Western Balkans countries and the war in Ukraine

Employment and Social Affairs

Estimated time of reading:~ 3 min

Serbia is the only Country in Western Balkans who decided not to join European sanctions against Russia as a consequence of Ukraine’s aggression. Belgrade’s position on Ukrainian conflict was a severe test of “balancing” the solid alliance with Russia and the need to show a certain alignment with the EU also in foreign policy.

Serbian President Aleksandar Vucic spoke explicitly of “unprecedented pressure” suffered by him in the aftermath of the outbreak of the conflict. Serbia has decided not to join the EU sanctions against Russia, being the only exception among the countries of the Western Balkans. However, Belgrade voted in favor of the resolution approved by UN General Assembly condemning Russian invasion. This position has created satisfaction in Western governments, even if in the following days the requests for Belgrade’s accession to the sanctions against Moscow have returned to mount.

Vucic has repeatedly clarified that the Serbian authorities have already decided on the sanctions, while expressing solidarity with Ukraine and declaring the importance of respecting international law. Serbia actually aims to join the EU, while maintaining strict neutrality regarding relations with NATO. Regarding the issue of sanctions “against any State, including Russia”, argued Vucic, as a country that has experienced sanctions in the past Serbia believes that it is not its vital national interest to introduce sanctions to anyone.

The Serbian president, as well as the government, have therefore chosen to condemn the violation of international law committed by Russia without, however, taking concrete action so as not to damage the special economic relations with Moscow. Serbia also has good relations with Ukraine, a country that does not recognize Kosovo’s independence and with which Belgrade has good economic relations. The war is therefore considered as an unfortunate event by the Belgrade’s authorities, who are primarily committed to limiting the impacts of the conflict on the economy. A synthesis of this line was offered by the President of the Parliament Ivica Dacic.

“We are not interested in either the East or the West. We are only interested in Serbia,” said Dacic, calling on the international community to revoke the recognition of Kosovo before putting any kind of pressure on Serbia. Among the other Countries in the Balkans, only Bosnia Herzegovina faced big troubles in deciding a common position on the war in Ukraine. The war in Ukraine enhanced the differences in the foreign policy between the two entities of Bosnia Herzegovina. On March 2, Serbian leader Milorad Dodik abandoned a meeting of the tripartite presidency arguing that the other two exponents, the Croatian Zeljko Komsic and the Muslim Sekif Dzaferovic, did not want to discuss the position on Ukraine.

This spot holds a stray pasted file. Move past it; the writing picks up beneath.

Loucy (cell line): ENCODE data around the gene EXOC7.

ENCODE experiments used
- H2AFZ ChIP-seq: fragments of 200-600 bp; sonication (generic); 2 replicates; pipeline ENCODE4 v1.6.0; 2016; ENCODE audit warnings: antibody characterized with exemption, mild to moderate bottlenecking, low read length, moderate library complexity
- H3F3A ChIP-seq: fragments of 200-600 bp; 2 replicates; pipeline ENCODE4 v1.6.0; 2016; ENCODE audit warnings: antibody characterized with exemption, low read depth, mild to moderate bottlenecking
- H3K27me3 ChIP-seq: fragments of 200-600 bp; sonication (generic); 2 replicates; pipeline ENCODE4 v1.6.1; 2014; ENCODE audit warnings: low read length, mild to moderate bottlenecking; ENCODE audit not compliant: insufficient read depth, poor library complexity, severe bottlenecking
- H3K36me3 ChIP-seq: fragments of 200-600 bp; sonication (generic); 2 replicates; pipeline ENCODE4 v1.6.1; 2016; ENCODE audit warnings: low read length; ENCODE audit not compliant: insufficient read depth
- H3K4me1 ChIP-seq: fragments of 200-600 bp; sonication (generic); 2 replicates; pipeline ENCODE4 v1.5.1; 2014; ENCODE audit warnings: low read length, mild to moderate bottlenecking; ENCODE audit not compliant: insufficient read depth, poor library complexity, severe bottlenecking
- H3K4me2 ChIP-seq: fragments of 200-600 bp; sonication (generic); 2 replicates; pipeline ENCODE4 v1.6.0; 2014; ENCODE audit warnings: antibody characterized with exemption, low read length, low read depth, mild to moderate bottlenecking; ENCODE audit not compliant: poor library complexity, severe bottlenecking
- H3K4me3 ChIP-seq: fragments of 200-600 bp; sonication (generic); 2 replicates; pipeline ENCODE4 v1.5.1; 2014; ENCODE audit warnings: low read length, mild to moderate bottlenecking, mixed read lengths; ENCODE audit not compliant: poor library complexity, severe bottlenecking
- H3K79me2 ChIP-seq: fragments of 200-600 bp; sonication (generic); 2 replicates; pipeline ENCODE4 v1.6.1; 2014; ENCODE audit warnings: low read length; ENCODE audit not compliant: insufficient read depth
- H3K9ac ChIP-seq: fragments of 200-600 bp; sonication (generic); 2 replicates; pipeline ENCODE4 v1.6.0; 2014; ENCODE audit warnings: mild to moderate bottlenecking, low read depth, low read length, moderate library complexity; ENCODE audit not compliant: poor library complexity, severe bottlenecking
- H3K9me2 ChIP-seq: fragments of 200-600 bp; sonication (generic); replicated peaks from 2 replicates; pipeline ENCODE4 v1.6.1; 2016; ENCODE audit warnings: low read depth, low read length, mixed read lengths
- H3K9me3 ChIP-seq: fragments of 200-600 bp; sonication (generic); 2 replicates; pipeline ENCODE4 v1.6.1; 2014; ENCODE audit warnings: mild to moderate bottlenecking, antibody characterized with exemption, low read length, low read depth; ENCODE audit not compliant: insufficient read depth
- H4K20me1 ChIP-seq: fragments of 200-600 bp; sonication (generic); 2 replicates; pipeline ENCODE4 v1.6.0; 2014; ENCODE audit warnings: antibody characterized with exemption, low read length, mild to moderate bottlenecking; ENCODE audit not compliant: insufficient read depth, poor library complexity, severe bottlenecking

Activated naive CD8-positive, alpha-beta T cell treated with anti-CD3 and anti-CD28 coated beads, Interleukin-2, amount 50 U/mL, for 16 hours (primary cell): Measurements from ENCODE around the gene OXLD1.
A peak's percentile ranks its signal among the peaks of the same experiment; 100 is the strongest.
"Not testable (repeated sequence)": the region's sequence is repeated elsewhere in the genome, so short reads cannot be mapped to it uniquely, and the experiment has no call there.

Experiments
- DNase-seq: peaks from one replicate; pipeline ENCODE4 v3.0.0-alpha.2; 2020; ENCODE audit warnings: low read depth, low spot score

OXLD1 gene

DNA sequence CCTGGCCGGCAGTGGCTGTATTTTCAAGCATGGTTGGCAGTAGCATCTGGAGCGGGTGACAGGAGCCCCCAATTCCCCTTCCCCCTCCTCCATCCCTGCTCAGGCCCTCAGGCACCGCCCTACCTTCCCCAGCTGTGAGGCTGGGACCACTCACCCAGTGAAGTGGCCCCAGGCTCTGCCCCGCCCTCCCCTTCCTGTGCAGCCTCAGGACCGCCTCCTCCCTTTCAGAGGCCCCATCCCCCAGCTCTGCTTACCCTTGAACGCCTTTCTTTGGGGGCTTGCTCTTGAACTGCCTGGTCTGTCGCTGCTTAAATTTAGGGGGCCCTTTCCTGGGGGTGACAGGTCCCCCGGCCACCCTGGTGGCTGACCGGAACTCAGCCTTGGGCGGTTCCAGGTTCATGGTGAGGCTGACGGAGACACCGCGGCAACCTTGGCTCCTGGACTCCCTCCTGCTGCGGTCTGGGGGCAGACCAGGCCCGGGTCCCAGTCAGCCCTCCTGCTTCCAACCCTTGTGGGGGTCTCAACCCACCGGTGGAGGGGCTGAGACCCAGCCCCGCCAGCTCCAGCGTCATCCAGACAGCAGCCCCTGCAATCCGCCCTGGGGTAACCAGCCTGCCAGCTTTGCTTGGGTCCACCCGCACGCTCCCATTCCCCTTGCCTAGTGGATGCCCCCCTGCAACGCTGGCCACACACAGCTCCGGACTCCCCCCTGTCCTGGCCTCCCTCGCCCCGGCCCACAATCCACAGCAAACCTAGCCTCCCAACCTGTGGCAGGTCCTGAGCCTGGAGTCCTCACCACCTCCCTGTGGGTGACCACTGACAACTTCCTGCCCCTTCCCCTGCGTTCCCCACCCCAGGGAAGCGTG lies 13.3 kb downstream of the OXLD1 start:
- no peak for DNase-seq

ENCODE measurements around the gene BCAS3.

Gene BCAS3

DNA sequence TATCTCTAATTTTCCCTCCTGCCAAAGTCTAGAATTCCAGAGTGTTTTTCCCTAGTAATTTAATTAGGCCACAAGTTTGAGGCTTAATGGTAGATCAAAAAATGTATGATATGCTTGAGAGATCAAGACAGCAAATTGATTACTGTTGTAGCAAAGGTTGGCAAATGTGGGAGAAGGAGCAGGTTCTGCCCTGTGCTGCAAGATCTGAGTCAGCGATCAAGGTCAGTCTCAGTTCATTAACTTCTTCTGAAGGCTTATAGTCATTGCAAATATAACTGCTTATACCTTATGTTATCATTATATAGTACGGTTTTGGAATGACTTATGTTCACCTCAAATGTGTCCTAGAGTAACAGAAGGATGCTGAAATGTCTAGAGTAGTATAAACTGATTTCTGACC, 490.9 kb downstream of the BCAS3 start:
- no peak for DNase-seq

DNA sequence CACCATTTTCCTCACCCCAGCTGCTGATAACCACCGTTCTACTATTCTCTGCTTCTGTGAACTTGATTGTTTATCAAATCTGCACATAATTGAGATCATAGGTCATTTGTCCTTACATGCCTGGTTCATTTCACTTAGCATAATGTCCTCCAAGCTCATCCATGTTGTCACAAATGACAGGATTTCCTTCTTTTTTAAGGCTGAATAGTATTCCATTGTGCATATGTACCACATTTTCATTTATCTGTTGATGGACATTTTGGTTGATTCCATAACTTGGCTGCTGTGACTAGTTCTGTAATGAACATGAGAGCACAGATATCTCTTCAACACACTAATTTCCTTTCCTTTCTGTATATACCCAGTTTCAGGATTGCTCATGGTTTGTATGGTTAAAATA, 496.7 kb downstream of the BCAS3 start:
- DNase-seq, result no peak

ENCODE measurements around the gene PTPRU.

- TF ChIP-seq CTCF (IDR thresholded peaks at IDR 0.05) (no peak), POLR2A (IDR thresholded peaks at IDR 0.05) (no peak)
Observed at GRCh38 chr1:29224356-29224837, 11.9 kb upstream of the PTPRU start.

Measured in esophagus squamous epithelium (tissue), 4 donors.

In essence, Dodik was placed in a minority, while Sarajevo in fact supported the UN resolution condemning the Russian invasion as well as the EU sanctions against Moscow. Bosnian Foreign Minister, Bisera Turkovic, said that she “fears” that the war in Ukraine may be part of “a broader trend” of Russian aggression even in the Balkans. This same threat has been highlighted in Kosovo, arguing that Serbia has not distanced itself from Russia and thus could act in a similar way in the Balkans.

The new fears sparked by Ukrainian conflict has urged all Western Balkans Country, and especially the most fragile one as Kosovo and Bosnia, to accelerate the integration process in the EU as a guarantee for their own security. Now it is up to the EU demonstrating that Western Balkans really belong to Europe, through a concrete acceleration of enlargement to the region.

Written by: Valerio Palombaro

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